I have learned that there is a new social condition out there – Failure to Launch (FTL). It is a term referring to adult children who don’t leave home at the generally expected age of somewhere between 19 and 25. Instead, many of those children are staying at home with their aging parents and, as a consequence, remaining somewhat less-than-mature and less-than-able in the world. It is not good.
It is not good for the aging parents, of course, who need to get on with their lives but it is also not good for the ‘subsidized’ young adults who will be left unable to properly fend for themselves when the time comes – which it inevitably will.
And no, I am not talking about one or two young adults. According to statistics, the number is closer to 30% of the baby-boomer’s children! That is a helluva lot of young people caught up in some kind of weird generational dystopia. A dystopic world consisting of basement bedrooms, video-games, under-employment and unreal expectations. It is a world of loneliness, too. One of three are not ‘in the game’ that their peers are playing.
This is a social epidemic of dysfunctionality. And it is a tragedy of immense proportions.
Part of the reason for this, I think, is the recent phenomena of women working full-time. The only major statistical change in the last few generations is women in the workforce in droves. That means fewer mothers at home. There is no greater incentive for a young person to leave home than a nagging, cloying mother treating emerging adults as children.
And, when a young man is feeling his testosterone, if the only female in his life is his mother or sister, there is a built-in primal check and balance that has him reject them for someone new. Someone new requires getting out more. So, he goes. And so goes his sister. But working women are not so omnipresent at home these days and watching TV in the rec room is made so much easier.
Of course, it is much more complicated than that, I am sure. In the old days, fathers were not SNAGs (senitive new age guys) and were generally more belligerent than the modern Alan Aldas of today. Which I think is a good thing. But the law of unintended consequences plays out in the bull mooses of the family NOT butting heads as was so often the case in the past. Personally, it was my father’s nasty disposition that prompted my leaving home at nineteen and had me planning my departure years earlier. That is not the Disney or Father Knows Best force we have all come to value but still it was quite an effective launching mechanism.
More liberal sexual mores are also a factor. Seems many kids are sexually active now in their early teens. If you are living at home and your sex life is condoned by your parents, society and by your now-more-willing partner, then another reason-for-leaving home has been eliminated.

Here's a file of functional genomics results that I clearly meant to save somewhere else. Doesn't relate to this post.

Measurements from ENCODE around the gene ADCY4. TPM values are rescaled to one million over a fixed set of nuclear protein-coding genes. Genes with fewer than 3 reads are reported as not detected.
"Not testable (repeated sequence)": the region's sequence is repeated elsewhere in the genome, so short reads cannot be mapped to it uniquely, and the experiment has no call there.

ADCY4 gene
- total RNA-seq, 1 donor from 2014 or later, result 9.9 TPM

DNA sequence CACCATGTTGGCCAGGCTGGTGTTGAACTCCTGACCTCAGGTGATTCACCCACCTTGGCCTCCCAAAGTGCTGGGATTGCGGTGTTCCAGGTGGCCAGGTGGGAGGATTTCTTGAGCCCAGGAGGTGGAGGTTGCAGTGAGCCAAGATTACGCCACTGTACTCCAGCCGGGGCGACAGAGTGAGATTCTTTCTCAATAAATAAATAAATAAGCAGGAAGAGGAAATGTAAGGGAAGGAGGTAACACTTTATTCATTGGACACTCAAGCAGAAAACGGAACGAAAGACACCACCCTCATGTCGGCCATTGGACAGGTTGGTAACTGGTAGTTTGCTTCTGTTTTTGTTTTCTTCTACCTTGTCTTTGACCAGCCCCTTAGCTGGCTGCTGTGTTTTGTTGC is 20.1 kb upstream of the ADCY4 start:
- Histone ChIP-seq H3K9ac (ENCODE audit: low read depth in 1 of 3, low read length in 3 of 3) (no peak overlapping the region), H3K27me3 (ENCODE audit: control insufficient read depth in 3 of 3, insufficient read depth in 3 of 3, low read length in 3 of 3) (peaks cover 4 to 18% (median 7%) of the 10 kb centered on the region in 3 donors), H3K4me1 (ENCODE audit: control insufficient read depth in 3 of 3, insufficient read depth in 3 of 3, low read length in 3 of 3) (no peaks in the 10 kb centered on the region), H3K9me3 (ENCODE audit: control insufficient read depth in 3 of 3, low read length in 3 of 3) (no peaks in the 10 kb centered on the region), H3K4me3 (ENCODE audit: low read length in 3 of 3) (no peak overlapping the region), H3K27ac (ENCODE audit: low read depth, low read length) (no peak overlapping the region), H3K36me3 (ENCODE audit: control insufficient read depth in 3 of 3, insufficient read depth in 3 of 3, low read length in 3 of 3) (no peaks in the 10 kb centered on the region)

And, I guess, most families being somewhat better off financially has also made the need for another adult’s income or, at least for the launching of a mouth-than-can-work, somewhat reduced. If the parents can easily afford to keep the adult child, then the need for that child to make his or her own way when they can is alleviated. Wealth can undermine the next generation’s independence as history has shown time and time again.
Of course, some kids are just dysfunctional. That, too, has been the case throughout history. But that contingent has always been a small number. Thirty percent is unprecedented. We have and are continuing to do something very wrong on a very large scale. There will be consequences.
There already are. A few of my relatives are FTLs and they are not happy, motivated, citizens-in-the-making. They are angry. They are bitter. And they are becoming increasingly more dispirited. In fact, one young relative tore a strip off me one day for being part of the generation that ‘owns a house when I never will’ and ‘holds on to the job so long that I will never get one’. That I retired at 55 saved me from a further tongue lashing but the attitude was manifest. He is not a happy camper.
Spoiled rotten? Dysfunctional? Socially challenged? Unfit? Not really. He had a degree but couldn’t get a job in his profession. Claimed all the baby boomers were staying on too long (teaching). But he was sociable, intelligent, and spoke and presented well. He could have been hired – but just wasn’t.
Unfit? Definitely getting there. His attitude is not good. And it is not getting better. But he didn’t start that way. Fifteen years of not being able to enter the workforce was showing. He would not have been my first choice had he just interviewed with me, that is for sure.
Even though ‘launching’ does not require a house, the goal of having one someday is usually in the back of everyone’s mind. When I was young and starting out, houses were outrageously expensive. Seemed way out of reach virtually all of the time I was trying. A reasonable but modest house cost as much as ten times my annual gross salary. If I made $7000 a year, the house in my neighbourhood was $70,000. Today, houses in that same neighbourhood are a million dollars or more. To keep to that already almost-impossible earnings-to-house-price ratio a young person starting out has to earn $100,000 a year. Even if some young person is part of the newbies group who gets a job, they don’t earn that much. And, if you are un- or underemployed, owning a home is beyond contemplating. So, it is harder to launch. The kids are right.
Of course, a little help, a little tough love, a good attitude and a lucky break or two can change anyone’s life and I think that this generation needs to strive towards all of that. But, when 30% are in that situation, they may need something more. I have no idea what that might be but one thing is for sure – these kids have big challenges. I think they are bigger than we had.